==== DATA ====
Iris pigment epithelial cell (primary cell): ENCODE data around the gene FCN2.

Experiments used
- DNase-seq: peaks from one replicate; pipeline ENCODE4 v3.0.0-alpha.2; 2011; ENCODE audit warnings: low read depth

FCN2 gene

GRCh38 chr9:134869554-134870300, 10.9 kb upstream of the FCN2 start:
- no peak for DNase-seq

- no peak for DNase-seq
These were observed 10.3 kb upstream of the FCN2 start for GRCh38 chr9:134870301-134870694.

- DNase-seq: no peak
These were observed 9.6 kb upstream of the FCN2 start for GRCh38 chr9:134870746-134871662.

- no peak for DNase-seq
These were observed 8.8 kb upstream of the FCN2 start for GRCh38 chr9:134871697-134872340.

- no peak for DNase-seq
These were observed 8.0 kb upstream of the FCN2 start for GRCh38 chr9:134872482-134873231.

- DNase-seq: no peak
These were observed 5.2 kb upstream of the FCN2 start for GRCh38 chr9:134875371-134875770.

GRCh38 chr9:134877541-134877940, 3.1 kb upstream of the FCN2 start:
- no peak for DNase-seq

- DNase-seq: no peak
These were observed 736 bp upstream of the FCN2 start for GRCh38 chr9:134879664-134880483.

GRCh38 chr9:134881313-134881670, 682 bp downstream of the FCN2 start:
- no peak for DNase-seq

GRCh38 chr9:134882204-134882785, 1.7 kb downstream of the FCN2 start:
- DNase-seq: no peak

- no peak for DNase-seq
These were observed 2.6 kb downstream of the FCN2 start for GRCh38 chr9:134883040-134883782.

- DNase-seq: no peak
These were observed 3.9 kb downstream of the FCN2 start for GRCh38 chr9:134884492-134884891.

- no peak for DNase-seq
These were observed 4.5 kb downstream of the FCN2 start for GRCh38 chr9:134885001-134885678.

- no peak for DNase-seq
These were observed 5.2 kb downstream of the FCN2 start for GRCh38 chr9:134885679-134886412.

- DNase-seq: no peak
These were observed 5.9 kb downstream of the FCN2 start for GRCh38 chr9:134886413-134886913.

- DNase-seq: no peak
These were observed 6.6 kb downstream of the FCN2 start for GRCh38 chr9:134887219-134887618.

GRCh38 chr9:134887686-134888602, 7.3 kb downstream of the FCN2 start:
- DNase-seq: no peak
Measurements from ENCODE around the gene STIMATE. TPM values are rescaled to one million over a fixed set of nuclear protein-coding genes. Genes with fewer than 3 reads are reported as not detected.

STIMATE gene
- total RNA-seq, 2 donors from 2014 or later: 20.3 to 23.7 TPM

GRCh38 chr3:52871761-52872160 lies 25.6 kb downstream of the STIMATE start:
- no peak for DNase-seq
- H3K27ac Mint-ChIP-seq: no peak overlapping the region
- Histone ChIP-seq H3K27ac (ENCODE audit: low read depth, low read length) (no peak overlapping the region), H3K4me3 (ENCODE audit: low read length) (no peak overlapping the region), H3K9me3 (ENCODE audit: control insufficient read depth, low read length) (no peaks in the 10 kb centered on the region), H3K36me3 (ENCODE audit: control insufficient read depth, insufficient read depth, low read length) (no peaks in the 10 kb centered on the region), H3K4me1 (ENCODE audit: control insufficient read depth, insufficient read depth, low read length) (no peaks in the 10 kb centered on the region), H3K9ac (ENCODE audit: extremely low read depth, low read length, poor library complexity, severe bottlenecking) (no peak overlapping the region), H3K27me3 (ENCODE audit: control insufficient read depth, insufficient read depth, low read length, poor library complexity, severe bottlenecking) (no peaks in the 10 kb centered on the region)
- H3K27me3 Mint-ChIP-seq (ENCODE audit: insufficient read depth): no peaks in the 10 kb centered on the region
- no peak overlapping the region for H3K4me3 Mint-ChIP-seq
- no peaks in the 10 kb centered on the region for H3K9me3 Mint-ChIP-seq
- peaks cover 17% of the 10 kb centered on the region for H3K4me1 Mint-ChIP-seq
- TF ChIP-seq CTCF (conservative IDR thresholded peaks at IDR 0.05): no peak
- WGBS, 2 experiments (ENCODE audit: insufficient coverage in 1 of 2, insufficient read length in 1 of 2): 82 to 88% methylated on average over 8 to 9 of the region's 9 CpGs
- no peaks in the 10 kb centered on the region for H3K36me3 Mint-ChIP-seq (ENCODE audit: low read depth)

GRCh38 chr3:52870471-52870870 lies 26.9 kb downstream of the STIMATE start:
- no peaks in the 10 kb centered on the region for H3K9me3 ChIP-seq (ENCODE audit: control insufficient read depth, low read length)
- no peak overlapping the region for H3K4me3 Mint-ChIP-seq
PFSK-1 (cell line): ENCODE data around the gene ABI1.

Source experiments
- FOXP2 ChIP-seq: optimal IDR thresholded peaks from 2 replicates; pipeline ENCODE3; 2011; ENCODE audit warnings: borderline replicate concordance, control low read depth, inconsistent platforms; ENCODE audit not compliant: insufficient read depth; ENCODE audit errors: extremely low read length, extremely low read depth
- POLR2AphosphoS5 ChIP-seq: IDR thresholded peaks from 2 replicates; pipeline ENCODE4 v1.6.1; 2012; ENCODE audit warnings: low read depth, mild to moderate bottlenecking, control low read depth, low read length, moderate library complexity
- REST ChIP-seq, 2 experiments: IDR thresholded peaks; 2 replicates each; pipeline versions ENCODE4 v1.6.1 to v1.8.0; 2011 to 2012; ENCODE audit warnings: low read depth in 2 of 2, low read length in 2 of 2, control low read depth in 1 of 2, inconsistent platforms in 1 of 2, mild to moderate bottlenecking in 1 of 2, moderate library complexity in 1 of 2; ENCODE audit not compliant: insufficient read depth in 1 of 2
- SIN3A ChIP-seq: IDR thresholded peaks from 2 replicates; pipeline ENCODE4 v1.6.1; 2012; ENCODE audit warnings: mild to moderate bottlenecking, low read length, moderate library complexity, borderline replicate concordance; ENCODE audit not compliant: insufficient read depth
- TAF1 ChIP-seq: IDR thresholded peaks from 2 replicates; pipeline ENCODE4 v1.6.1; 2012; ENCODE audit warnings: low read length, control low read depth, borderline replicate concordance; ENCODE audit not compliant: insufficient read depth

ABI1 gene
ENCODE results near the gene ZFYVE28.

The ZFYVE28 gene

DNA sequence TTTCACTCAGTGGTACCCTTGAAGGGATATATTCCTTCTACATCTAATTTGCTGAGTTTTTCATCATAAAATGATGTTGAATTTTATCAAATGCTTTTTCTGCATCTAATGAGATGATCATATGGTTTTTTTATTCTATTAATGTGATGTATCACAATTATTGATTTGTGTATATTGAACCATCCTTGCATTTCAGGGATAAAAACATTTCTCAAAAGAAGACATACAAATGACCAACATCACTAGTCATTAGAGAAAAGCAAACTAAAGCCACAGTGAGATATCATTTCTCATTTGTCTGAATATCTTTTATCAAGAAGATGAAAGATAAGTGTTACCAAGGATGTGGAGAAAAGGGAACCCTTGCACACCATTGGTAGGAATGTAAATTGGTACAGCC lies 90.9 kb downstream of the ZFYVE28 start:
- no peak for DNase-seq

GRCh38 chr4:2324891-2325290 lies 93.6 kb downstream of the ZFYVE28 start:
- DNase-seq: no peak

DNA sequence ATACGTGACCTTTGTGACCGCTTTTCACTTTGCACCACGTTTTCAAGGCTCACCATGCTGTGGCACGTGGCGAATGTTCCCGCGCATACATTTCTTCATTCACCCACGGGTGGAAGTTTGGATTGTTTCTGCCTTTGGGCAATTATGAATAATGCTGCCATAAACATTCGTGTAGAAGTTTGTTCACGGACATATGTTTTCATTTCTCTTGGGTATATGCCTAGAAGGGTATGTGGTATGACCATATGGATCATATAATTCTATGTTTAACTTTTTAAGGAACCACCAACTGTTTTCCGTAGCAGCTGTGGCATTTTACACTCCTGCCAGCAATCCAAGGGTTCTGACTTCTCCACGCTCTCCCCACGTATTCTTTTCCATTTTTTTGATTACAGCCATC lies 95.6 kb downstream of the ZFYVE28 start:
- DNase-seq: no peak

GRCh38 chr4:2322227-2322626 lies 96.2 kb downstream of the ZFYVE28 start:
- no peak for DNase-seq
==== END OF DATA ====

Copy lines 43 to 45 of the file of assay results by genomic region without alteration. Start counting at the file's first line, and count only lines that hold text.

- no peak for DNase-seq
- H3K27ac Mint-ChIP-seq: no peak overlapping the region
- Histone ChIP-seq H3K27ac (ENCODE audit: low read depth, low read length) (no peak overlapping the region), H3K4me3 (ENCODE audit: low read length) (no peak overlapping the region), H3K9me3 (ENCODE audit: control insufficient read depth, low read length) (no peaks in the 10 kb centered on the region), H3K36me3 (ENCODE audit: control insufficient read depth, insufficient read depth, low read length) (no peaks in the 10 kb centered on the region), H3K4me1 (ENCODE audit: control insufficient read depth, insufficient read depth, low read length) (no peaks in the 10 kb centered on the region), H3K9ac (ENCODE audit: extremely low read depth, low read length, poor library complexity, severe bottlenecking) (no peak overlapping the region), H3K27me3 (ENCODE audit: control insufficient read depth, insufficient read depth, low read length, poor library complexity, severe bottlenecking) (no peaks in the 10 kb centered on the region)